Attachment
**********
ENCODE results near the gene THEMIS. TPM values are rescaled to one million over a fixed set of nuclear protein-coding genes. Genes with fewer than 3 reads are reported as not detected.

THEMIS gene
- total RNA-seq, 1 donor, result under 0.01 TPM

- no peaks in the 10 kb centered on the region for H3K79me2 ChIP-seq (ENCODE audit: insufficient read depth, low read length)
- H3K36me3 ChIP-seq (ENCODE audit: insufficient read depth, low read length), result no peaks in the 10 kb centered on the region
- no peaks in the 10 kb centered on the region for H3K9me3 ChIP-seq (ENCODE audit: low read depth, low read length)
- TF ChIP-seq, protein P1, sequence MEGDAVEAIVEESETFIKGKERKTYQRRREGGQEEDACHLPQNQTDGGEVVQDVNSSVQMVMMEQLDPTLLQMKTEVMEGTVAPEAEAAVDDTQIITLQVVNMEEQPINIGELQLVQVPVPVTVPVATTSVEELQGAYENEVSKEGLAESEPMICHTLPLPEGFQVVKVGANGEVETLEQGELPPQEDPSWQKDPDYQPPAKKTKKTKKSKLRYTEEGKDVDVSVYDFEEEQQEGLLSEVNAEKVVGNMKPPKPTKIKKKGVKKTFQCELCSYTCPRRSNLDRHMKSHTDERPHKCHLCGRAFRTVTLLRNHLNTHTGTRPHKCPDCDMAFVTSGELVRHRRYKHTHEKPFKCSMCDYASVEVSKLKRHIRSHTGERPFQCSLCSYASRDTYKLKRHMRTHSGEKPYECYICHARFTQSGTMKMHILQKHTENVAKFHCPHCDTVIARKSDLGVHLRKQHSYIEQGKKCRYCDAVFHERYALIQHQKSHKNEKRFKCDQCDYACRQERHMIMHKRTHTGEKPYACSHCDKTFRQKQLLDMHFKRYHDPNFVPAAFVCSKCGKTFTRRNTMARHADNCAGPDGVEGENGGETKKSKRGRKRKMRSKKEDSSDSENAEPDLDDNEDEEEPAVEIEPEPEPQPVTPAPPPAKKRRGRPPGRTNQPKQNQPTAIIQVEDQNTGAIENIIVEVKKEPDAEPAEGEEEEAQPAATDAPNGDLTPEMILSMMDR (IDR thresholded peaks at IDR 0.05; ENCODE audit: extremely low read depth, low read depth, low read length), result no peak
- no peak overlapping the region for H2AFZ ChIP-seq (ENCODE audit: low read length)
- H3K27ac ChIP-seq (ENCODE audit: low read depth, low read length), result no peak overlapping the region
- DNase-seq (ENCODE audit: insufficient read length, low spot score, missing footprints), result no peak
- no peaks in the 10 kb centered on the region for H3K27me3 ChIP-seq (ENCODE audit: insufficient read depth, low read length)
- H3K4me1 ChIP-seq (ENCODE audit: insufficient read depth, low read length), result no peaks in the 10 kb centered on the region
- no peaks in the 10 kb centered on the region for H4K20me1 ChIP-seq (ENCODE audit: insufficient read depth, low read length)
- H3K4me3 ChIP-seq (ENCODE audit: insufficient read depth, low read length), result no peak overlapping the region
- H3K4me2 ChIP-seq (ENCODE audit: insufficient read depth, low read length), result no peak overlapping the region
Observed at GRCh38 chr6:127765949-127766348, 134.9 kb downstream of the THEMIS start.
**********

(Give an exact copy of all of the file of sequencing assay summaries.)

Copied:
ENCODE results near the gene THEMIS. TPM values are rescaled to one million over a fixed set of nuclear protein-coding genes. Genes with fewer than 3 reads are reported as not detected.

THEMIS gene
- total RNA-seq, 1 donor, result under 0.01 TPM

- no peaks in the 10 kb centered on the region for H3K79me2 ChIP-seq (ENCODE audit: insufficient read depth, low read length)
- H3K36me3 ChIP-seq (ENCODE audit: insufficient read depth, low read length), result no peaks in the 10 kb centered on the region
- no peaks in the 10 kb centered on the region for H3K9me3 ChIP-seq (ENCODE audit: low read depth, low read length)
- TF ChIP-seq, protein P1, sequence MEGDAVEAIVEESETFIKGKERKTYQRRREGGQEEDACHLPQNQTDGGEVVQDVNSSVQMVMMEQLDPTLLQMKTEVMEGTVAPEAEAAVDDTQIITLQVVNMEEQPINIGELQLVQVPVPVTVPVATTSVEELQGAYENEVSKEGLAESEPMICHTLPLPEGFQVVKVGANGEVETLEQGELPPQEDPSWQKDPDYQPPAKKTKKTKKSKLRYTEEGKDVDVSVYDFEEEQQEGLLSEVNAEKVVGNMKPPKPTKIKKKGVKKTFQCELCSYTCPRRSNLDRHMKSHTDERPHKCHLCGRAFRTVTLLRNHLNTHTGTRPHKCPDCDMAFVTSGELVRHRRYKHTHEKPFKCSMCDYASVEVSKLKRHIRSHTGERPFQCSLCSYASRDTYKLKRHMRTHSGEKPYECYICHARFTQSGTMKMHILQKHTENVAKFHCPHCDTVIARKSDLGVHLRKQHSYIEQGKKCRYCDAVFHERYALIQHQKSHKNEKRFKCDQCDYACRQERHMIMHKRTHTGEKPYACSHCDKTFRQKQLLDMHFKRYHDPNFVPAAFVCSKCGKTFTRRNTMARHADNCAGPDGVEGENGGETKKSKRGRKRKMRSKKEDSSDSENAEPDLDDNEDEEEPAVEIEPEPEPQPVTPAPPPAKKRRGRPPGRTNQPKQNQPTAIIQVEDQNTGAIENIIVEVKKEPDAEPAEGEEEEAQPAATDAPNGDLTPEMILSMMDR (IDR thresholded peaks at IDR 0.05; ENCODE audit: extremely low read depth, low read depth, low read length), result no peak
- no peak overlapping the region for H2AFZ ChIP-seq (ENCODE audit: low read length)
- H3K27ac ChIP-seq (ENCODE audit: low read depth, low read length), result no peak overlapping the region
- DNase-seq (ENCODE audit: insufficient read length, low spot score, missing footprints), result no peak
- no peaks in the 10 kb centered on the region for H3K27me3 ChIP-seq (ENCODE audit: insufficient read depth, low read length)
- H3K4me1 ChIP-seq (ENCODE audit: insufficient read depth, low read length), result no peaks in the 10 kb centered on the region
- no peaks in the 10 kb centered on the region for H4K20me1 ChIP-seq (ENCODE audit: insufficient read depth, low read length)
- H3K4me3 ChIP-seq (ENCODE audit: insufficient read depth, low read length), result no peak overlapping the region
- H3K4me2 ChIP-seq (ENCODE audit: insufficient read depth, low read length), result no peak overlapping the region
Observed at GRCh38 chr6:127765949-127766348, 134.9 kb downstream of the THEMIS start.